All Pop No Star, by Slingbacks
Suggested by Stuart Emerson
On this project, I’ve absorbed music from a host of sources. The vast majority of this has been new to me, which is welcomed. One of my goals for the challenge was to expand my musical horizons, and I certainly feel that facet has been successful.
Another more embarrassing side effect is that I’ve exposed the holes in my own musical education, holes so broad and numerous that my personal aural tapestry is less intricate and densely-packed mural and more dolphin-friendly whaling net. I feel like I’m asking the most idiotic and fatuous questions at times, ridiculous questions on acts so well known that it feels almost criminal that I’m so clueless.
Is Prince related to Queen? How does Metallica interact with Monster Magnet? And how, exactly, do you spell Snoop Dogg?
With Slingbacks, however, I’ve no such worries. I literally have no clue who they are, and after a cursory internet search, it seems I’m not alone. They’re a one-and-done band, shooting for the sky and the promise of fame, but falling as the wax on their wings melts away as they fly too close to the sun.
It’s tricky to know where they went wrong. On paper, for their time, they ticked the right boxes. Slingbacks have a strong Nineties feel, with grungy guitars and sassy yet downplayed vocals. There’s so much Garbage in their sound that it’s almost a municipal tip, but the dates line up to show this is likely more parallel development and design rather than one act cribbing off the other.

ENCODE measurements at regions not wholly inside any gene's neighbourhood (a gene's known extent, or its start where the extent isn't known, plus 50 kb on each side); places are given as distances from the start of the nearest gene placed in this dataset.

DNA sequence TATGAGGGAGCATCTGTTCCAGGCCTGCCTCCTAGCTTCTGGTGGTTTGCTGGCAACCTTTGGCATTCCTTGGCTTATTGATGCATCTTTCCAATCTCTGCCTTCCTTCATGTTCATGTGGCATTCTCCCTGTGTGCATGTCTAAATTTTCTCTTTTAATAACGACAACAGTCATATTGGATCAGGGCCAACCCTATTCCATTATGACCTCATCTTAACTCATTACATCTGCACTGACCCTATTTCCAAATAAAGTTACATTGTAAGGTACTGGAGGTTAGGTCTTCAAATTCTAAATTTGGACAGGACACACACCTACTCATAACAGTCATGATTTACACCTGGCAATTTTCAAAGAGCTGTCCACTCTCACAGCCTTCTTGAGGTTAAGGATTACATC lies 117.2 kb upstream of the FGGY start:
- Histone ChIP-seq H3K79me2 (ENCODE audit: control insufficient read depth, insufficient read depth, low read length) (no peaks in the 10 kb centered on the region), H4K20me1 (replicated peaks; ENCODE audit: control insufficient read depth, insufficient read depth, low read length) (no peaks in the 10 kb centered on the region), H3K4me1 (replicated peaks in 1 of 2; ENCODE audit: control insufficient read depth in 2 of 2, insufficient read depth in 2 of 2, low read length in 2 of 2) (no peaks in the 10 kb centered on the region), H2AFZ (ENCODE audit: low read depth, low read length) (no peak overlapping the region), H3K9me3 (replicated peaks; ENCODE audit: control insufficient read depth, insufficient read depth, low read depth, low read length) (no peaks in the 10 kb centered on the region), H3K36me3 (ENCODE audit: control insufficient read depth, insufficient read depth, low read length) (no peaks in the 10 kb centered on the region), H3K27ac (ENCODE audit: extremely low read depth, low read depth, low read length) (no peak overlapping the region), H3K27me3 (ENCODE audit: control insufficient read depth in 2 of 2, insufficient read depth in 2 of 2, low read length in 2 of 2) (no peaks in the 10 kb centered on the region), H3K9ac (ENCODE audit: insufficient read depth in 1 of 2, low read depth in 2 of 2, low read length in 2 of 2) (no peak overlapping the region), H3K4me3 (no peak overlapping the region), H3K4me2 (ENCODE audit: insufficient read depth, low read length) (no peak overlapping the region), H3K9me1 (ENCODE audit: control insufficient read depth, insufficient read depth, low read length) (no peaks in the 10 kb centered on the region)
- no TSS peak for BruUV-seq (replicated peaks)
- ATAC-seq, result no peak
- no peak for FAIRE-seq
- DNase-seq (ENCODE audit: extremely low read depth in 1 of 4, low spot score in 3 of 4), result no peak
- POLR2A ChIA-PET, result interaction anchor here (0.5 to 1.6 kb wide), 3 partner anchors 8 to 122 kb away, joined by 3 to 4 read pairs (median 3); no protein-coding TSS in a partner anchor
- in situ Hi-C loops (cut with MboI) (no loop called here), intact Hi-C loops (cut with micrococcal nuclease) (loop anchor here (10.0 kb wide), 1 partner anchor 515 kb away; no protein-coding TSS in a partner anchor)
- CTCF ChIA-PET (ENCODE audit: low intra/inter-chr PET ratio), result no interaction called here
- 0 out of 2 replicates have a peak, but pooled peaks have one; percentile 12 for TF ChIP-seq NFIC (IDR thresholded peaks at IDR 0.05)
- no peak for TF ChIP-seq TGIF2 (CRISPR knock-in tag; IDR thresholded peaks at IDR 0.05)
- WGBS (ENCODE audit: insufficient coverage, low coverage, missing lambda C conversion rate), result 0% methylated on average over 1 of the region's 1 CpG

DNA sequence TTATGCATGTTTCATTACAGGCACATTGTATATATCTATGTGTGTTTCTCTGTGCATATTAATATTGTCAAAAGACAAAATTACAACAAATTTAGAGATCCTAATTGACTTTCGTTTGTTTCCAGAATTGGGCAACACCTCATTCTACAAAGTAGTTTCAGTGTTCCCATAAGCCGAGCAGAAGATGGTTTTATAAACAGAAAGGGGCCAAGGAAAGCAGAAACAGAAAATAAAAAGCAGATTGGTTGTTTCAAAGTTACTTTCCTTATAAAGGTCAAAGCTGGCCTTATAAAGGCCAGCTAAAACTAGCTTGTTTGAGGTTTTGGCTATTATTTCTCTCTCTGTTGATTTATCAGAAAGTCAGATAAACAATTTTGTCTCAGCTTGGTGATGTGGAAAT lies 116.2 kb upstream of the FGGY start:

Lyrically, there’s an earthy quality to most of the songs. It’s not quite a working -class story, but it’s commonfolk-adjacent, slightly emo with a twist of realism. The singer / songwriter Shireen Liane has a fresh voice, both in lyrical content and the actual sound, but at times there’s a slight flatness to the delivery that can niggle, like a toddler gently kicking the back of your unreclined plane seat.
As with Garbage, the songs are largely driven by a pop rock guitar, and this is most effective. Songs like No Way Down and Sometime I Hate You are the best examples of a pure rock sound, and they are also where Liane’s vocal is the most proud. Later on, tracks like Junkstruck continue this fine work, and The Boy Who Wants A Heroine showcases a fine guitar solo.
Overall, though, I think what I like most about this album is the lyrical content. I’d have to flip a coin between two tracks to nominate my standout song of the album: it’s either the cerebral title track All Pop No Star, or the soulful acoustic final song Stupid Boyfriend. On reflection, I think All Pop No Star just edges it, but I reserve the right to turn on a dime and head in the opposite direction if the wind changes.
I like this album. It’s not flawless, but it’s a slice of the Nineties that as resonance for me. It sounds like my University years, warts and all, and there’s a lot of worth in nostalgia. I give this a creditable 7/10, and lament that Slingbacks did not parlay this strong debut into a lasting legacy and a successful career. In the end, All Pop No Star is a sadly prophetic title.